The result was disappointing and there was little solace from Arizona Coyotes’ coach Dave Tippett afterwards. Then again, this may be expected from a hockey club laden with rookies and short on experience.
Tippett would be the first to admit that Thursday night’s 5-4 shootout loss to the Detroit Red Wings before 15,036 in Gila River Arena was sloppy and inconsistent. Despite the fact the Coyotes came from behind twice, including a short-handed goal to force this one into a shootout, the bottom line was another negative experience.
If Tippet expressed that feeling in his post-game remarks to the assembled media, players in the dressing room had a different take. A consensus could portend the way this team now approaches the task at hand but needs to learn how to finish off teams.
Scoring twice with 2:03 of the second period and a holding 2-1 lead, the Coyotes eventually let the Wings back in but without gaining a valuable lesson. On another level, the Coyotes have had several of these “learning curves” and probably too many. Given the experience young players gained this season and the forecast for improvement in the future, the loss to the Red Wings can serve as a significant blueprint.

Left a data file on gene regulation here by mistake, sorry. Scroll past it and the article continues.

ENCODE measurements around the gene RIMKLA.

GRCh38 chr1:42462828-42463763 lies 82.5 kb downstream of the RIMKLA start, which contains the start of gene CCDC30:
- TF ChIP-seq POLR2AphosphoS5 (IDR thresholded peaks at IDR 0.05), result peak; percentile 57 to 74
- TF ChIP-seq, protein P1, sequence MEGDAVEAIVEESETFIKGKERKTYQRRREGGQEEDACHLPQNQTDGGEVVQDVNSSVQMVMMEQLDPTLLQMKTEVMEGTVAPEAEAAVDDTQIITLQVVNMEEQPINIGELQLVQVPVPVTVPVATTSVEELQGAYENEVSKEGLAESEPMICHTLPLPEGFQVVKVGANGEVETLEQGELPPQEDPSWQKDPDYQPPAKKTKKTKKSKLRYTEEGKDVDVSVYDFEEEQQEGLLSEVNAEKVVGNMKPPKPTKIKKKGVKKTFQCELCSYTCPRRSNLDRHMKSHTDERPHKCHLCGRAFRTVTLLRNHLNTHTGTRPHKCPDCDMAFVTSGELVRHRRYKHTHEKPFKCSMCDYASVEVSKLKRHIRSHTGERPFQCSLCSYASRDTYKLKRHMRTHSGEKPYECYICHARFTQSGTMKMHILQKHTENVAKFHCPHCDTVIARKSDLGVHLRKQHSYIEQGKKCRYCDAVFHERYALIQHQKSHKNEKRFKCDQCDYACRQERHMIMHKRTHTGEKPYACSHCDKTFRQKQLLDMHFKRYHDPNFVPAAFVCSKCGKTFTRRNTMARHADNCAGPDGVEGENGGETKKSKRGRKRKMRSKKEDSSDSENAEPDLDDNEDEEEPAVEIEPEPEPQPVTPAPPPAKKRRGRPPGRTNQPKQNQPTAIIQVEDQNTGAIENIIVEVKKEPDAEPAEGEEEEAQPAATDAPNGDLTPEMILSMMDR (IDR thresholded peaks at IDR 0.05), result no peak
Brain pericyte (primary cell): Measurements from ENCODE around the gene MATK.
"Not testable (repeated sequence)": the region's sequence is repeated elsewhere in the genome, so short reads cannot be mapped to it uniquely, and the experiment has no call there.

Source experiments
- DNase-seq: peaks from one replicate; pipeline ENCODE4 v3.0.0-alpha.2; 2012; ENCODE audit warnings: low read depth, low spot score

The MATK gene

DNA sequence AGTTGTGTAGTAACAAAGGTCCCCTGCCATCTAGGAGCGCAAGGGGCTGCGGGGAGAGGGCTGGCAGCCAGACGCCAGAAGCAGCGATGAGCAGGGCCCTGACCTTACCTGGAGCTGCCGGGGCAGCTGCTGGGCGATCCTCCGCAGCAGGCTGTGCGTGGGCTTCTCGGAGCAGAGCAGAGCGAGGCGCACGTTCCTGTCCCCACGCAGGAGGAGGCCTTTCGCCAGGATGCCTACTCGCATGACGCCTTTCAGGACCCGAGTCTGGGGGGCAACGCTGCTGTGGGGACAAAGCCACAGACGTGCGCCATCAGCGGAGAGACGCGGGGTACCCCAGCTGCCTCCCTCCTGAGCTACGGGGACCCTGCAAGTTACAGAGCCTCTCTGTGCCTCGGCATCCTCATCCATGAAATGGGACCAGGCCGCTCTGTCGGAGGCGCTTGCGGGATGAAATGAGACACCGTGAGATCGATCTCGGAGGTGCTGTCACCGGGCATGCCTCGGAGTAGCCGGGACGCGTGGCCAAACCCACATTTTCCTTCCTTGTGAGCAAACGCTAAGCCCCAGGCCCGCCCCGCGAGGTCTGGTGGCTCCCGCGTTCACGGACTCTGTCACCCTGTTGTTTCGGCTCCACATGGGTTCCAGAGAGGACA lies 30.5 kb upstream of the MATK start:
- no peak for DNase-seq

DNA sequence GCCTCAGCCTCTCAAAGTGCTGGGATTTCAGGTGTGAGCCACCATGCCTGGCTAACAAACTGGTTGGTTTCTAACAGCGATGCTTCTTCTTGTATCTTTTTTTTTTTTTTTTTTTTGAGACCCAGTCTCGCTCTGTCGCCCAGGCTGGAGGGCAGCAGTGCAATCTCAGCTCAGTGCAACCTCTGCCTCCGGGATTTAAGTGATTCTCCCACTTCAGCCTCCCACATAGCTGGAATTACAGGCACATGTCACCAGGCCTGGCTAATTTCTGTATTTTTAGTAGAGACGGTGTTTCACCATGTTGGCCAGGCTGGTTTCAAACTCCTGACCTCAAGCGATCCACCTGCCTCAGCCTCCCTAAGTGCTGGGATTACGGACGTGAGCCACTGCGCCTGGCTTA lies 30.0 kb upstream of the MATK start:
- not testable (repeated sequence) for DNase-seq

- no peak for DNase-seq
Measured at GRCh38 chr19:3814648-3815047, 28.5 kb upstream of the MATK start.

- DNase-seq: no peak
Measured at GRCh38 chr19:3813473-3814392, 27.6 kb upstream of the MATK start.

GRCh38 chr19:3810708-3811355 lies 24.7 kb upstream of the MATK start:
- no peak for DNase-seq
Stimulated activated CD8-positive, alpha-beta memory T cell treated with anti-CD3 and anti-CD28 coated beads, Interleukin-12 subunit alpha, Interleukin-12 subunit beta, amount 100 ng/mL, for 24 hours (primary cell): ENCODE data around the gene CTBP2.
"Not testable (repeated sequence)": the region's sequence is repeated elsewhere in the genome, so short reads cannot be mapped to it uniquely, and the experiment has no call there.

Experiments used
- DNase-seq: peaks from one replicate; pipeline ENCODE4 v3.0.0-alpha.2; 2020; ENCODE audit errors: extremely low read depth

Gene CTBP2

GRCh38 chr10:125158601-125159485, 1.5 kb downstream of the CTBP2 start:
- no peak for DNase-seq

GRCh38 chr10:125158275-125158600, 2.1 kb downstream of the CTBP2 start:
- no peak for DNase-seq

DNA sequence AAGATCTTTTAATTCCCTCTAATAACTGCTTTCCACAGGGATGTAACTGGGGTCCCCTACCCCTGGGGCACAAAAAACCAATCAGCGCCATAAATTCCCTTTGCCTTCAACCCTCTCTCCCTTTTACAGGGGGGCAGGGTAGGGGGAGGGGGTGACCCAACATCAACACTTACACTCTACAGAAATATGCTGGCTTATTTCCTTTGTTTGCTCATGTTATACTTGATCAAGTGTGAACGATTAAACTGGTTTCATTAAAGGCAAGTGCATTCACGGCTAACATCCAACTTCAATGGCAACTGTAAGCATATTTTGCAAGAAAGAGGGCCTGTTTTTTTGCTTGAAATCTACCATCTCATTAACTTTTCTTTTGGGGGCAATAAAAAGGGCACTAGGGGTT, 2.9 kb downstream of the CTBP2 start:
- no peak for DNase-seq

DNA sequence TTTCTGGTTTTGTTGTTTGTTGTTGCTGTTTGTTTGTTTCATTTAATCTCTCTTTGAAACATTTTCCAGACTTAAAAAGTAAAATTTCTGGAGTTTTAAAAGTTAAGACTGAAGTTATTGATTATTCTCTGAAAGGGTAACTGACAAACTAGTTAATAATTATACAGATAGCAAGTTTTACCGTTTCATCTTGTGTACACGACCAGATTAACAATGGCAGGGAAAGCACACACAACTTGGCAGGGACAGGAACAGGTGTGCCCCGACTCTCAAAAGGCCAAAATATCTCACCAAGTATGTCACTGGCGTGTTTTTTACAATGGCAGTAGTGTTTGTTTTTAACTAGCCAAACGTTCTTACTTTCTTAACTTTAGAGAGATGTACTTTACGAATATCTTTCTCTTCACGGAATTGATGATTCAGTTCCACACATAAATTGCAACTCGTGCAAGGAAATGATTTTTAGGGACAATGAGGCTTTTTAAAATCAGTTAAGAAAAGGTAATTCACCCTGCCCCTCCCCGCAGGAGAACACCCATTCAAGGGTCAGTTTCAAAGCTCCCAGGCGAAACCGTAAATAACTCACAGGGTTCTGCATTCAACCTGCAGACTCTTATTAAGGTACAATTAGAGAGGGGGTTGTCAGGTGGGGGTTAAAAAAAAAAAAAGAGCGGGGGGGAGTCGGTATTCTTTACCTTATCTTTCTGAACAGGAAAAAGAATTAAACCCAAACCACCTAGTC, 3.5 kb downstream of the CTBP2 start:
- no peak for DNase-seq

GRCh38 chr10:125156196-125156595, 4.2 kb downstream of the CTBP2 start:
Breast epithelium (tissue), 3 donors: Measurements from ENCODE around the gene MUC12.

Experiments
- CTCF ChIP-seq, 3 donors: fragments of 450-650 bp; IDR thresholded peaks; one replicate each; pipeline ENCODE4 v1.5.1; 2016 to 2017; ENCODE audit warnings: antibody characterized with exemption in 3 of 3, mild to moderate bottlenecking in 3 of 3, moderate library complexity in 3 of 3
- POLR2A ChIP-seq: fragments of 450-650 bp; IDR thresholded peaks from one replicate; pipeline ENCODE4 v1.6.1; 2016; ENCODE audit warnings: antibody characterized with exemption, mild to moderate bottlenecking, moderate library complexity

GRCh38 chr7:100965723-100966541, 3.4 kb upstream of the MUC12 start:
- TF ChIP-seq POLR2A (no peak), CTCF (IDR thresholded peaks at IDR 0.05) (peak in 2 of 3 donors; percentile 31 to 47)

“We’re learning how to play a full 60 minutes,” defenseman Jakob Chychrun, who picked up his seventh goal of the season to tie this game late in the third period, told The Hockey Writers. “We’re gaining more confidence and that can only help us going forward.”
If Chychrun, at 18-years-old, is in the developing stage, then veteran Radim Vrbata has been through numerous rebuilding processes and restructuring of hockey teams. After seeing the Coyotes tie their last two games late and force overtime, Vrbata was ready for a quick observation. Perhaps it’s too late in the season for a retreat of character-building, but Vrbata, who is having one of his best NHL seasons at age 35, can step away and take offer an explanation.
“The way we’ve come back in the recent games shows growth,” he told The Hockey Writers. “Overall, I think we’ve shown good character in the past few weeks and we continue to grow as a team.”
With about three weeks left in the season, this may be too late for such development. Given the inexperience and youth of several key players, Tippett’s learning curve may now be a small arc. Though Tippett has shown a great deal of patience with this team, he seems frustrated because the Coyotes are stuck at the bottom of the NHL pack and nowhere to go. Limping toward the finish line, this season can probably not end soon enough for Tippett. At the same time, players are playing for professional pride and several for contracts.
“We want to push right to the end,” Tippet pointed out to The Hockey Writers. “At this point, we want to push the entire group ahead.”